Casper says it made $20 million in revenue between April 2014 and February of this year, including an impressive $1 million in its first 28 days. But if you break that down, assuming it comes solely from the sales of Caspers and that each bed was bought for an average of $800, that’s only about 25,000 beds. (The company has yet to release official figures for how many beds it’s sold.)
I decided to return to the Sleepy’s near the Casper headquarters I’d last been in a decade ago. It was pretty much the same as I’d left it. There was a sales guy in the corner eating a late lunch with a paper towel tucked into his collar like a bib, and another named Louis who told me they were having a 50%-off sale. “The discount bonanza is the biggest of the year,” he said.
Much like the used car dealerships they’re often compared to, mattress stores are always having a sale. Both Louis and I knew this. We moved on. I tried out a few beds, going, as directed by Louis, from firm to soft ones. Confusion is baked into the business model for many mattress retailers: The bed makers rename identical products for each store to make it impossible to comparison shop. When you can’t find the same model at Sleepy’s that you can at Macy’s, how can you possibly figure out which is the better deal? Most likely the answer is you can’t — and you just buy the last one you flop on after you’re completely exhausted.
I asked about foam beds, and Louis led me to a Tempur-Pedic but told me they never go on sale. “They don’t have to,” he said. I liked the bed, so he said, “Maybe I can get them to throw in free pillows.” After a brief call to someone at Tempur-Pedic named Hector, the price was down $600, from $3,100 to $2,500. Sleepy’s salespeople work on commission — which is typical in the furniture industry. I said I’d think about it and asked for Louis’ business card. “We don’t have business cards,” he said, acknowledging that he was never going to see me again. “No one ever comes back.” He called Tempur-Pedic again. “Hector, she’s not going to take the deal,” he said. Sleepy’s declined to comment for this story, saying it doesn’t talk about competitors.
The Casper headquarters feels more like an apartment on the first night after you move in than an office space. Pretty much the only items there are Macs, a large leather couch, a coffee table — and lots of naked beds piled in the corners. Newsweek and the Harvard Business Review sit on the coffee table. Appropriately, the kitchen is stocked with breakfast food, including seven flavors of Pop-Tarts. Lindsay Kaplan, Casper’s vice president of communications, even has a dog named Bagel. “It’s a coincidence,” she says. (Another woman on staff has a dog named Donut, and a third has one named Blitz, which Kaplan has been trying to persuade the owner to change to Blintz to fit the breakfast theme.) Everyone on the 45-person staff has presumably rolled in from a night’s sleep on a Casper — a free mattress is an employee perk.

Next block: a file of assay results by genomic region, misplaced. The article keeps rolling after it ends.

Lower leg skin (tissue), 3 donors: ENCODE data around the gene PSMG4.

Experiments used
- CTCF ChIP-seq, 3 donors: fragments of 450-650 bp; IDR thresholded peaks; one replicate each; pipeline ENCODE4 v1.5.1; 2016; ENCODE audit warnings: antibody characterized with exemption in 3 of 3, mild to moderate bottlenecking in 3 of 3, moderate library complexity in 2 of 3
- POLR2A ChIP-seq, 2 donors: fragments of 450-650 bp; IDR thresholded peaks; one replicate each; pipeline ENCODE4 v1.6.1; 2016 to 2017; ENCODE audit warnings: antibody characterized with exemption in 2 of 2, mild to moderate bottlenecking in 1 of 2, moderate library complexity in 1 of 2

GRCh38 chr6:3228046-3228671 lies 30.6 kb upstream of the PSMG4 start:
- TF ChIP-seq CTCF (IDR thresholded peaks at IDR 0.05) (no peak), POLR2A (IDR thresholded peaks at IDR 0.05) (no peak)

During a morning staff meeting before Valentine’s Day, Kaplan describes an upcoming promotion centered around the holiday. “We want to make it clear that Casper is a bed that loves you back,” she says. “We’re asking people to tweet us their dream Valentine’s Day, and we’ll try to help. So we’ll be sending stuff like movie tickets or Seamless gift certificates. Some people might even get a poem from their Casper.”
She riffs: “‘Roses are red / Casper is gray / Come back to bed / I want you to stay.’ I just made that up.”
Kaplan goes on with more ways it’s building the brand. “Everyone knows Neil is going to be one of Elle.com’s most eligible bachelors in America,” she says. Neil Parikh, a co-founder and the COO, who’s sitting nearby in a yellow sweater, grins. (The pickup line he chose to share in the piece: “Have you tried a Casper mattress for a hundred nights yet?”)
“And we’re continuing with ‘Casper in the wild,’” she says of an Instagram campaign where the Casper is shown as a mattress about town. “We’re going to have the mattress holding a coffee that says Casper with a ‘K.’” She pauses before explaining, “You know, because Starbucks always spells your name wrong.”
All of this — the social media campaigns, the poetry, the pimping of the co-founders — is how Casper is positioning itself as not an old-school mattress brand. It’s a point all of the mattress startups are trying to make, but Casper might be the most committed to it. Over Labor Day weekend, the company staged a promotion to deliver via Uber in New York City. The brand describes the bed’s look as “MacBook meets mattress.”
That formula seems to be working, at least so far. For the first month, the company struggled to meet demand and customers had to wait weeks for their mattresses. Casper sent them air beds from Amazon so they’d have something to sleep on in the meantime.